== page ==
Zvonareva faces big odds against Serena Williams
Vera Zvonareva has never played in a Grand Slam final before. At No 21, the Russian is the second-lowest ranked player ever to reach the Wimbledon women's final. Her opponent is the world's top-ranked player and a three-time Wimbledon winner.sports Updated: Jul 02, 2010 15:30 IST
Vera Zvonareva has never played in a Grand Slam final before. At No 21, the Russian is the second-lowest ranked player ever to reach the Wimbledon women's final. Her opponent is the world's top-ranked player and a three-time Wimbledon winner.
"I don't care what everyone says," the 25-year-old Zvonareva said. "I know if I can play my best tennis I can beat anyone on the other side of the net. That's what I'm going to try to do on Saturday. I never look at any odds or comparisons. It's not important to me."
Standing on the other side of the net will be none other than defending champion and 12-time Grand Slam winner Serena Williams. "I'm hoping to still peak in the final," said Williams, a scary thought from someone who hasn't dropped a set in six matches and has served a Wimbledon record 80 aces.
Williams will be playing in her sixth Wimbledon final and 13th Grand Slam title match, and knows Centre Court at the All England Club as well as anyone in the game.
"On paper it looks like I should win," Williams said. "But Vera, she's beaten some good people. Her last two matches she's been down a set, so she's obviously a fighter. She never gives up. The biggest thing for me is to stay positive and not put too much pressure on myself."
The men's finalists will be determined on Friday, with second-seeded Rafael Nadal facing No. 4 Andy Murray and No. 3 Novak Djokovic playing Tomas Berdych in the semis. Nadal leads Murray 7-3, while Djokovic is 2-0 against Berdych.
Williams eliminated 62nd-ranked Petra Kvitova of the Czech Republic 7-6 (5), 6-2 on Thursday, while Zvonareva rallied to beat No. 82 Tsvetana Pironkova of Bulgaria 3-6, 6-3, 6-2. It might be refreshing for Serena to face a different opponent for the title. She has played sister Venus in four finals, winning in 2002, 2003 and 2009 and losing in 2008.
Venus was knocked out in the quarterfinals this week by Pironkova, but Serena's victory means at least one of the sisters has advanced to the final for the 10th time in 11 years. Serena has a 12-3 record in Grand Slam finals and has beaten Zvonareva in five of their previous six matches.
"I don't think she does anything terrible; I think that's the best way to describe her game," Williams said. "She does everything good. It's tough playing a player like that who doesn't really have one real weakness and everything pretty much is a strength, from her forehand to her backhand to her movement."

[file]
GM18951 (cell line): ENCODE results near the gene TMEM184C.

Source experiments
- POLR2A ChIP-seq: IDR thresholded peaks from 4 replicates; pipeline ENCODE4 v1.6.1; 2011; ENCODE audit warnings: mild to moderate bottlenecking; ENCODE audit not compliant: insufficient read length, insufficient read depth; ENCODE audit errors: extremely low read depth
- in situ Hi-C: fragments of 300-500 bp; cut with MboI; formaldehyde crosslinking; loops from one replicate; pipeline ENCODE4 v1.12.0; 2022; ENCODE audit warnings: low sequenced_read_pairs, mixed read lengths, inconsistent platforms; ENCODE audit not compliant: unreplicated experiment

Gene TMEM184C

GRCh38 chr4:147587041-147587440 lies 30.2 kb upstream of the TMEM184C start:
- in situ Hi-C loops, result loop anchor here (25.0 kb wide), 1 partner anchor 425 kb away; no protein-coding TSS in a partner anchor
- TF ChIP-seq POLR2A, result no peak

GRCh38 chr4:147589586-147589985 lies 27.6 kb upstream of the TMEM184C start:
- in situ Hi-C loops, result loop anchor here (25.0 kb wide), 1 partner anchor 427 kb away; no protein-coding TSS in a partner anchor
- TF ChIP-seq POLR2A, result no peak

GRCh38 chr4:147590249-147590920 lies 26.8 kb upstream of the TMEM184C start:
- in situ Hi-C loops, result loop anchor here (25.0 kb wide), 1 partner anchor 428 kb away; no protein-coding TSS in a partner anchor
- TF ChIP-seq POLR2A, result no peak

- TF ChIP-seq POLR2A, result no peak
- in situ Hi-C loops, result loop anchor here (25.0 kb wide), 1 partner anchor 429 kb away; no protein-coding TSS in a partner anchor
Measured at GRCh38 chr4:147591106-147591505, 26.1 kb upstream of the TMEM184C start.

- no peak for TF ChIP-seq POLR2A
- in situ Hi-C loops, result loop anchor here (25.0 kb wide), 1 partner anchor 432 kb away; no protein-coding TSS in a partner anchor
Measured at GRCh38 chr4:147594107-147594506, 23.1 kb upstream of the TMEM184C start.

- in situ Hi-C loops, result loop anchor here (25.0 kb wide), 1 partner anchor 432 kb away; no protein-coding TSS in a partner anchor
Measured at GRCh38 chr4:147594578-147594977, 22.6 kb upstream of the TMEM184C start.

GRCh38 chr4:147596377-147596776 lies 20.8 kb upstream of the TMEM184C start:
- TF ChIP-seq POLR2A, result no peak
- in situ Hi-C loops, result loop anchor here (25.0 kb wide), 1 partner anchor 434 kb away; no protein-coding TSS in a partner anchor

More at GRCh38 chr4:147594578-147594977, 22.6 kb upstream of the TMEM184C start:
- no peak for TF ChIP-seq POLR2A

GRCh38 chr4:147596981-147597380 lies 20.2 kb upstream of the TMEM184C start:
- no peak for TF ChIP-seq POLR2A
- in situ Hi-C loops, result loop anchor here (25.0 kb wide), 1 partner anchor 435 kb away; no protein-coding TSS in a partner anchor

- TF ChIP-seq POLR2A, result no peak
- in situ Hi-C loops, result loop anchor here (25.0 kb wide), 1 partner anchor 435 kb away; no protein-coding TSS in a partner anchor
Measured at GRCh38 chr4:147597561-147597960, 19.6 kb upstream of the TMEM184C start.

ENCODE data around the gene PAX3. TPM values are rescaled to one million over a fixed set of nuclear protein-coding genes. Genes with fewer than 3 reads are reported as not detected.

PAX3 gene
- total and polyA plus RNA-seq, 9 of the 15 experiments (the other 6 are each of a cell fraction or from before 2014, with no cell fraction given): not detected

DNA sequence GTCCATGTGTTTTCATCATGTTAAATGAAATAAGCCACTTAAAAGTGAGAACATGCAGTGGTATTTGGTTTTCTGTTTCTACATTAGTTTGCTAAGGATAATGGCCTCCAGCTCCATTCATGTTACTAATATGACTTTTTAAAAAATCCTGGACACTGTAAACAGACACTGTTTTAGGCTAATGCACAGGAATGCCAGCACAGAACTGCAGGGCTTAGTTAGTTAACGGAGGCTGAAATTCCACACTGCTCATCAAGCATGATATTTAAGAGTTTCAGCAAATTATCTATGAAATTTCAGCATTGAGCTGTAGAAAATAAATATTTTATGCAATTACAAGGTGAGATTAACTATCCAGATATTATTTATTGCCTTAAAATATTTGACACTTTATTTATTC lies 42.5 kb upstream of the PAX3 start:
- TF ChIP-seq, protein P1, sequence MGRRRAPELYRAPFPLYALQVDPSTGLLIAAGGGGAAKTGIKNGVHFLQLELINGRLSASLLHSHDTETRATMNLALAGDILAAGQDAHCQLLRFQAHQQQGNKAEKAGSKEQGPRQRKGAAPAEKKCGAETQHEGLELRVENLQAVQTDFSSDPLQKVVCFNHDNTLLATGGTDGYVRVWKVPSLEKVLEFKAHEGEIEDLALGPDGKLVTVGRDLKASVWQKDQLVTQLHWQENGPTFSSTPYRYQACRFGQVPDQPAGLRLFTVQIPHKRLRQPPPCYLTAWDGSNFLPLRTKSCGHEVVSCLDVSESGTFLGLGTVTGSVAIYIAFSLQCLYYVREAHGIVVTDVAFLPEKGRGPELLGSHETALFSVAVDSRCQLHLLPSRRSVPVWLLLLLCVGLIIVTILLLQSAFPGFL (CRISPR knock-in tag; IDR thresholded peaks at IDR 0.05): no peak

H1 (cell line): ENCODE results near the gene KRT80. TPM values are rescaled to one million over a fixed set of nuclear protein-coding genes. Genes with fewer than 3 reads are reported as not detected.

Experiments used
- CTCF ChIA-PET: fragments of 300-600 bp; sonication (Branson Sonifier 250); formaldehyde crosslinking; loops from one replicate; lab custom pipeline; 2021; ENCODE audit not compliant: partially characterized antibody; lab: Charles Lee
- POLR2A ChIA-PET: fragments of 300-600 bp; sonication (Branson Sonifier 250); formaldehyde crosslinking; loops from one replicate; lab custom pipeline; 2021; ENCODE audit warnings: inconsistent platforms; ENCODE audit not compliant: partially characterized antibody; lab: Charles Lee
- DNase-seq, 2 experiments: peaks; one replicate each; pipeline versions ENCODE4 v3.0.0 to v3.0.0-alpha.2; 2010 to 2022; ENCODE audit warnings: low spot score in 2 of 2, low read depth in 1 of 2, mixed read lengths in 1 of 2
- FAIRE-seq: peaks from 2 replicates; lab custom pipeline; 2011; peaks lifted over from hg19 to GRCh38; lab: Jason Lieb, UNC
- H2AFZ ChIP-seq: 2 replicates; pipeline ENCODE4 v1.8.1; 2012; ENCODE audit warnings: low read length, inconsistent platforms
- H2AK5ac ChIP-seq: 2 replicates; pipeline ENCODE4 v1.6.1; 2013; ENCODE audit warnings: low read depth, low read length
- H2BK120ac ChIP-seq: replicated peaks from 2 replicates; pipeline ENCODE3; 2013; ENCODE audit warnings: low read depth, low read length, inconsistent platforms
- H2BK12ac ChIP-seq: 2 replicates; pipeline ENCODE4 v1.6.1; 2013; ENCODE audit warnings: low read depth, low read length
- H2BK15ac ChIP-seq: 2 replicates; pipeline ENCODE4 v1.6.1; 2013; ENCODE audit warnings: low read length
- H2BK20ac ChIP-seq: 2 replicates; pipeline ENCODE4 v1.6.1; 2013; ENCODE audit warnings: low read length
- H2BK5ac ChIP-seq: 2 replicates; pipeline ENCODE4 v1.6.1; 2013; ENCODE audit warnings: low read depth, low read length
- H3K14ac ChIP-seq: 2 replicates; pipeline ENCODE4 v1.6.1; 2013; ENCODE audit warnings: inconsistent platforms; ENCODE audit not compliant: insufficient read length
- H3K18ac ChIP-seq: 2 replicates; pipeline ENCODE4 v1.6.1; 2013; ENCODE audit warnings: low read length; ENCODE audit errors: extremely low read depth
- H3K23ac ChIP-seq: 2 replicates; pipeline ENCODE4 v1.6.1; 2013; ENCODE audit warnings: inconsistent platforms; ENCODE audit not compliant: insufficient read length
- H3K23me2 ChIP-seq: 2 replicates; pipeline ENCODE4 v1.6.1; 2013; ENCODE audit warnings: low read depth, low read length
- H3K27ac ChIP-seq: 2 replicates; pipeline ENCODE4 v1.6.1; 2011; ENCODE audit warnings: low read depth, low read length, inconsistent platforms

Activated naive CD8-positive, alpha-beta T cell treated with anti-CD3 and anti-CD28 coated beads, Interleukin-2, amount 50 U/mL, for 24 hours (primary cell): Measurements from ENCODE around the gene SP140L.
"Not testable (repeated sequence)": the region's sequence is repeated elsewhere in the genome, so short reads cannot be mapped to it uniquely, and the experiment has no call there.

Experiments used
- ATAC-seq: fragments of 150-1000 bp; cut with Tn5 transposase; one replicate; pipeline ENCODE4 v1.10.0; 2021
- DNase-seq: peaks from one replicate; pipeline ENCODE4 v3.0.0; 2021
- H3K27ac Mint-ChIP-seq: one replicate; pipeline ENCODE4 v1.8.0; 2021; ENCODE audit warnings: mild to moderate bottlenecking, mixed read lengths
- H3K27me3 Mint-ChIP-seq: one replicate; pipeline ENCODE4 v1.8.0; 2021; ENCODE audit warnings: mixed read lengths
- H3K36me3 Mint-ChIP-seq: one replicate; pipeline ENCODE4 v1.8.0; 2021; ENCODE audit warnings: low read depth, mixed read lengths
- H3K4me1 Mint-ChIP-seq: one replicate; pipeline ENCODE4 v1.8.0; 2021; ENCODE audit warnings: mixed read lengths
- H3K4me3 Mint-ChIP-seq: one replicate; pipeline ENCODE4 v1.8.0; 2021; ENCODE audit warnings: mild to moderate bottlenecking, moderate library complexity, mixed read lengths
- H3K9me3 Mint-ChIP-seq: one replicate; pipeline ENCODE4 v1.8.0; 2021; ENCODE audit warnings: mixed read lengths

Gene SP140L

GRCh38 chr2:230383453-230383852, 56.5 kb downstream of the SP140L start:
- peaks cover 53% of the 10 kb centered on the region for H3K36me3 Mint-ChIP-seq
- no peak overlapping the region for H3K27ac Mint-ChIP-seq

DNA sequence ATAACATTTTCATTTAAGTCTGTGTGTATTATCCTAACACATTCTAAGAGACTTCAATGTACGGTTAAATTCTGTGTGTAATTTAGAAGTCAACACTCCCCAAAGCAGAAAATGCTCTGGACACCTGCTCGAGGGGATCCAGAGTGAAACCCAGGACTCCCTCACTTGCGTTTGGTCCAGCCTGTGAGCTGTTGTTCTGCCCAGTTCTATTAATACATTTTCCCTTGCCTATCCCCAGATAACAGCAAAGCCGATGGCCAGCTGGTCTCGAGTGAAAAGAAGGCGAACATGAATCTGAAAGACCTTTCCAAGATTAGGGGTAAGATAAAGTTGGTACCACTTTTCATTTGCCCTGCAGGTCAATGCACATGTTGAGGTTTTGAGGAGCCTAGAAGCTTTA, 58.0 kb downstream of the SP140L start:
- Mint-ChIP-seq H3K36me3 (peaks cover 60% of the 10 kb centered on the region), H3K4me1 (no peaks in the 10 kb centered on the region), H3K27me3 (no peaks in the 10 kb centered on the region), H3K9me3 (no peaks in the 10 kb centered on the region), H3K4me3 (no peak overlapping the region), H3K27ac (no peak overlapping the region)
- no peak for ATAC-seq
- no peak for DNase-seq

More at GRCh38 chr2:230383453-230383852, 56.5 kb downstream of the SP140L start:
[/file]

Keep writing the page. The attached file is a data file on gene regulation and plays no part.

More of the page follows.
Zvonareva's previous best showing in a Grand Slam was a semifinal appearance at the 2009 Australian Open. She's been known as one of the game's most temperamental players, prone to sobbing on court when things don't go according to plan.
Zvonareva insists she has gained confidence and maturity over time. "I always believe in myself," she said. "I always know that I can do anything. For me, it came with experience. I know better how to handle different situations. I know how to turn the matches around much better now."
That's exactly what happened against Pironkova. After losing the first set, the Russian took control with a service break early in the second set and never let go. Chances are it won't be that simple against Williams.
"I will have to stay aggressive no matter what and not let her dominate," Zvonareva said. "Because when Serena dominates, she's very difficult to play."
The 20-year-old Kvitova _ who had lost in the first round in the previous two Wimbledons _ pushed Williams to the limit in the first set, often controlling the play with her groundstrokes and pinning the champion behind the baseline. But Williams won the big points in the tiebreaker and sailed through the second set. The match was highlighted by arguably the point of the tournament, a 19-stroke rally in the second set that left both players gasping for breath.
The point featured great gets by both players, lobs, volleys and finally a forehand volley winner by Kvitova. Two points later, she double-faulted for the break. "That was really exciting. Believe it or not, I even thought so," Williams said. "I thought if I could have won that rally it would have been an awesome fist pump."